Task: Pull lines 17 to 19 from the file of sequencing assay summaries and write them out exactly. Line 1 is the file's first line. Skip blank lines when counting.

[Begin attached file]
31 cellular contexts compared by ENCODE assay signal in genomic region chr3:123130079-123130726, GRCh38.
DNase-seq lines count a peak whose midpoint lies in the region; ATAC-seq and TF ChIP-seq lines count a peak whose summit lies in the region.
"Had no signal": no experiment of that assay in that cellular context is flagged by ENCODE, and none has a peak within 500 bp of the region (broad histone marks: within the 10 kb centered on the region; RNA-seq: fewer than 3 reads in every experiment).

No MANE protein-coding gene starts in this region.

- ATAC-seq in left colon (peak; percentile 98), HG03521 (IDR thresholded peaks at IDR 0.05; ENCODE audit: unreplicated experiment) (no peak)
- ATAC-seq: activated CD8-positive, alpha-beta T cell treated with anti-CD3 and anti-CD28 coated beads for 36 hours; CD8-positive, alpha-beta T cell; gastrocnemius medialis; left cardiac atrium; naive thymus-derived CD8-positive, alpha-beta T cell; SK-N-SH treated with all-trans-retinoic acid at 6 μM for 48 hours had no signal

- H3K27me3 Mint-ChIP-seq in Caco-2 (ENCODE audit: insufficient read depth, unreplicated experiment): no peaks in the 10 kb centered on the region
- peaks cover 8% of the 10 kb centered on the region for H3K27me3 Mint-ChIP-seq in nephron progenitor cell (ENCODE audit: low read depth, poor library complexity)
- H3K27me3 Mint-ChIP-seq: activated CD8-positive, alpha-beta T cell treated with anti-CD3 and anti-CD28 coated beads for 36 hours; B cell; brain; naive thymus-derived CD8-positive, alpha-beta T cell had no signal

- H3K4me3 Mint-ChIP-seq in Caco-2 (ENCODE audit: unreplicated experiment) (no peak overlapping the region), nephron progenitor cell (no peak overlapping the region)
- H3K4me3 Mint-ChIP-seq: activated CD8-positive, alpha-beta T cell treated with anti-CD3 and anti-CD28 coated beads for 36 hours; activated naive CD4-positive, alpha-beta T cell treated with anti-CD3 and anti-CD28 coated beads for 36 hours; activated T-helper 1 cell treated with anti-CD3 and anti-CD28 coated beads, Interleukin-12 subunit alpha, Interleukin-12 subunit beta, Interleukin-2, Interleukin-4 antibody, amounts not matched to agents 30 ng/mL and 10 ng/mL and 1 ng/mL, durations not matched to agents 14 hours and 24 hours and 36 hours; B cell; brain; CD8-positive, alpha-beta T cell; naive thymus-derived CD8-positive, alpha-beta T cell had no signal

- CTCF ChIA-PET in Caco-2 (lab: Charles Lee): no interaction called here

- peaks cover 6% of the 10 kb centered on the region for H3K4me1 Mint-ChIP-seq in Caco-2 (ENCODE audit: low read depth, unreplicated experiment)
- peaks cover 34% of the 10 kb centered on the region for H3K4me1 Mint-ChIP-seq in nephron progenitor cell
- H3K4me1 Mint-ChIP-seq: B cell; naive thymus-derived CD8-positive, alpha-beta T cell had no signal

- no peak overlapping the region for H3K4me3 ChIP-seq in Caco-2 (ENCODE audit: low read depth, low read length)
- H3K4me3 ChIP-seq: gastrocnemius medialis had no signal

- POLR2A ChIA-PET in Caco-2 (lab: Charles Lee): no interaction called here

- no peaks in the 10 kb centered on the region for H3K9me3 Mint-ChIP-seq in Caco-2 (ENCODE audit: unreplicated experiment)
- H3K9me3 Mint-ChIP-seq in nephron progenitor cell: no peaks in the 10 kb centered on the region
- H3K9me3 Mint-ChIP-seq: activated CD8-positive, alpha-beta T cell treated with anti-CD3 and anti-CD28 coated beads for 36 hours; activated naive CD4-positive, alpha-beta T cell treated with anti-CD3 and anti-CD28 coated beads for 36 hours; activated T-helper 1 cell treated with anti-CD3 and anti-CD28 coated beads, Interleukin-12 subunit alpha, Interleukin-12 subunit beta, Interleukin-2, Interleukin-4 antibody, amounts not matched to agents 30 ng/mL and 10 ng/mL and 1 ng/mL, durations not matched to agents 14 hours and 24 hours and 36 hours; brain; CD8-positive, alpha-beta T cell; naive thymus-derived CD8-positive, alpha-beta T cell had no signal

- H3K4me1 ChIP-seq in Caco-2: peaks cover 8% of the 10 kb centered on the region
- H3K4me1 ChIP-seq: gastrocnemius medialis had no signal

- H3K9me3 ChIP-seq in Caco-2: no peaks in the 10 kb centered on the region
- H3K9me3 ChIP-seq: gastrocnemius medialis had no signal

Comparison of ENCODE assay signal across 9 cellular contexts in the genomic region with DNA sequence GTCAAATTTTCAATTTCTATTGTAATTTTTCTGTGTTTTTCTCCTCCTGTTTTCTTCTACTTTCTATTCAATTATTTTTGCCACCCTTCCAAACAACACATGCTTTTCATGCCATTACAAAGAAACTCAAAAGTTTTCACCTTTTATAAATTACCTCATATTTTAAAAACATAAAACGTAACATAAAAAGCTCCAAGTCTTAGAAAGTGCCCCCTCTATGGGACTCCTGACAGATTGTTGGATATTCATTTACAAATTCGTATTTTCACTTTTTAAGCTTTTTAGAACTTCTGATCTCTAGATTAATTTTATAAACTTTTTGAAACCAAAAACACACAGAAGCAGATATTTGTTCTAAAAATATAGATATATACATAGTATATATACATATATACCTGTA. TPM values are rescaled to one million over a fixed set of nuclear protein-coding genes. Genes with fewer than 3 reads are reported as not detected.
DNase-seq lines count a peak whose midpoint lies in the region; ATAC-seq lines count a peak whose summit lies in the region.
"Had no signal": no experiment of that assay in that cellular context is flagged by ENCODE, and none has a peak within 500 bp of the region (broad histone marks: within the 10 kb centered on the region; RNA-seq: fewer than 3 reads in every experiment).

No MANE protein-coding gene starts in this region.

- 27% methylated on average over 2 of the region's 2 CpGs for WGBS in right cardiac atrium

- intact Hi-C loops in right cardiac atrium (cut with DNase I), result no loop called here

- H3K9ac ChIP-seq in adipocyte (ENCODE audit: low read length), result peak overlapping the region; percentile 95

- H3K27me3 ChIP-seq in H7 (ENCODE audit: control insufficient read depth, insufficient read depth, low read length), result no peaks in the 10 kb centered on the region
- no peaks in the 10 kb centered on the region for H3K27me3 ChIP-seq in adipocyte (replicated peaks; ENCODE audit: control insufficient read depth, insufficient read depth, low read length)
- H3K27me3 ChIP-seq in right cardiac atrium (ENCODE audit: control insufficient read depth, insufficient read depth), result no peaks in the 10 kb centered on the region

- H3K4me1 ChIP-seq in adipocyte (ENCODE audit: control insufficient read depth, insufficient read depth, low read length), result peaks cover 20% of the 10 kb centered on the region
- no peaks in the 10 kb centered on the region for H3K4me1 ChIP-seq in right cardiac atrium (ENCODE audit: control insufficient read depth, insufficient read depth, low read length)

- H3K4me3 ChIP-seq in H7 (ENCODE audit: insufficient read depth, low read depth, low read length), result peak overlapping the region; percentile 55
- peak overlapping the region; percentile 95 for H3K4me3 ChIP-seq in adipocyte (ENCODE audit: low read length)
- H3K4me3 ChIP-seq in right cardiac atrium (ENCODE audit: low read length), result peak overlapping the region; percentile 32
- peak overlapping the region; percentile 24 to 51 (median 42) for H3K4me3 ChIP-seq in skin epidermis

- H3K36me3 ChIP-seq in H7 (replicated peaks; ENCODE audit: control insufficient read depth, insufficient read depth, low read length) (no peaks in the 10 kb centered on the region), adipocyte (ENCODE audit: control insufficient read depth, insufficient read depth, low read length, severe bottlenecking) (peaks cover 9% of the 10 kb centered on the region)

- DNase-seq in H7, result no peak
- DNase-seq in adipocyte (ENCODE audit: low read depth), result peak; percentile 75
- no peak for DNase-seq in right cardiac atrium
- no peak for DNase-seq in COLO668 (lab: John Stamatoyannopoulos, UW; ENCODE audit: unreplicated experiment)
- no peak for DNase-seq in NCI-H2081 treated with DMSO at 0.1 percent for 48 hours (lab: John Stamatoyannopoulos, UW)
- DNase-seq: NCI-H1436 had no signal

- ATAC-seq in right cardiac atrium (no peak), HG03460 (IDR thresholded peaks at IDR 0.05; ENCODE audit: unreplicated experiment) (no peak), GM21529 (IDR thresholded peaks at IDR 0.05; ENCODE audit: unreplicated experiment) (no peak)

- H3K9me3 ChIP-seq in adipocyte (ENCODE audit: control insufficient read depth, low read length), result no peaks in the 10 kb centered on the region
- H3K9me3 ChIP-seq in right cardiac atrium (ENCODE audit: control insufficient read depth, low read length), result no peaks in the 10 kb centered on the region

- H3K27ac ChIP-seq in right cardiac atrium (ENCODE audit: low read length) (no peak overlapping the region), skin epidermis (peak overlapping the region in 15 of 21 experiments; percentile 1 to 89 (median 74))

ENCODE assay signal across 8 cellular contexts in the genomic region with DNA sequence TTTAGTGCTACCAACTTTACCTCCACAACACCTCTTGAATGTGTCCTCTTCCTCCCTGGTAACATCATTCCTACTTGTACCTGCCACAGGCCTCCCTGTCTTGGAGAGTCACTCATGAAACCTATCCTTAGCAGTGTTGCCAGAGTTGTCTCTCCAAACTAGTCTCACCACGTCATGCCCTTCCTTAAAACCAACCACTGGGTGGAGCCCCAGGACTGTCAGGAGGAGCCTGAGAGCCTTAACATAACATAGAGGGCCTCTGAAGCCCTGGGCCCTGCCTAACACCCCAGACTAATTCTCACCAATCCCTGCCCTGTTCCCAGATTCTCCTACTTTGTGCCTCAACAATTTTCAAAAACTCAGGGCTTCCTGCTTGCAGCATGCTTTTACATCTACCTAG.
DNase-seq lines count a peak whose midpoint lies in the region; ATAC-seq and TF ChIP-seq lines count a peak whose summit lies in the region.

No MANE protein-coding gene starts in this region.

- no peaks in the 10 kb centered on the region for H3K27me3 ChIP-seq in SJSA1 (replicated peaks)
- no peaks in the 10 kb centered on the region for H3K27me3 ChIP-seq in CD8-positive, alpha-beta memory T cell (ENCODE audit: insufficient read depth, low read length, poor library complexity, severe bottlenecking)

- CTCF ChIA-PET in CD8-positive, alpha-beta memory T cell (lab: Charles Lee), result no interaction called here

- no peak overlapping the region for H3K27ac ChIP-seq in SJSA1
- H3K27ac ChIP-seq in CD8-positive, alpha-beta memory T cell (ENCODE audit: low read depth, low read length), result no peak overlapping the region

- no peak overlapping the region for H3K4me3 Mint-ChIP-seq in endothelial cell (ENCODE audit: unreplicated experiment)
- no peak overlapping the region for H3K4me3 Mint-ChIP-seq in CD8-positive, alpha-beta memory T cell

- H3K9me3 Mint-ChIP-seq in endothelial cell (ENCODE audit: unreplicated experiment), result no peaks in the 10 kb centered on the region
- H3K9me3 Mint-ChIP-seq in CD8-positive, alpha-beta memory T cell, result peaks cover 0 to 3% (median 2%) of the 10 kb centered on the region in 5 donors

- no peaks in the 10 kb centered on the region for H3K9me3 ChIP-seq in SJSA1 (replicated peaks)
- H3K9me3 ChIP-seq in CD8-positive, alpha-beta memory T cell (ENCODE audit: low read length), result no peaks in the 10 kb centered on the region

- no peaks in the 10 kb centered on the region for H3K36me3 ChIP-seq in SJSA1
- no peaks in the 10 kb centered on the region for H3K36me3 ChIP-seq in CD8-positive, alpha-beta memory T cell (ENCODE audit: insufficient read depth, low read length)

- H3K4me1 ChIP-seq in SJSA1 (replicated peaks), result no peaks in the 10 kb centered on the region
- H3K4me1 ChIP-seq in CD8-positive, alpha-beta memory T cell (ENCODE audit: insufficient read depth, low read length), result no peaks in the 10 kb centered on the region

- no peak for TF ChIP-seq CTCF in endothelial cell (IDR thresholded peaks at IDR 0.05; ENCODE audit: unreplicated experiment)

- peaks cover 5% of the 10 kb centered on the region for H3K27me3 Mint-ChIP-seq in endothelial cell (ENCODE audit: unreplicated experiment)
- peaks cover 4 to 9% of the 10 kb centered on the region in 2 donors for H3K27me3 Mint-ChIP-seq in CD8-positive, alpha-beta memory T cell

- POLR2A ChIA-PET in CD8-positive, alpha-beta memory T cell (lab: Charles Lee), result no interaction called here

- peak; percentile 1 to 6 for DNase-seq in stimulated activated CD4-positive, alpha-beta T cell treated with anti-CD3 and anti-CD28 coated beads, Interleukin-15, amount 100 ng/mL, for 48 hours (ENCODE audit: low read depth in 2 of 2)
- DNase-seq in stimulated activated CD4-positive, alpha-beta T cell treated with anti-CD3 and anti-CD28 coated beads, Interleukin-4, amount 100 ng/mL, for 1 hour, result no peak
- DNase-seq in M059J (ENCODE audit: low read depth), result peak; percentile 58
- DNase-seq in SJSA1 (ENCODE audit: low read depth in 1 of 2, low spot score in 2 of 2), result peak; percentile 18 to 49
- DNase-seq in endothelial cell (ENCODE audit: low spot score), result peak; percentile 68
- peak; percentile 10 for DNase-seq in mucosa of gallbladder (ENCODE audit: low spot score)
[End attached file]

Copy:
- H3K4me3 ChIP-seq: gastrocnemius medialis had no signal

- POLR2A ChIA-PET in Caco-2 (lab: Charles Lee): no interaction called here

- no peaks in the 10 kb centered on the region for H3K9me3 Mint-ChIP-seq in Caco-2 (ENCODE audit: unreplicated experiment)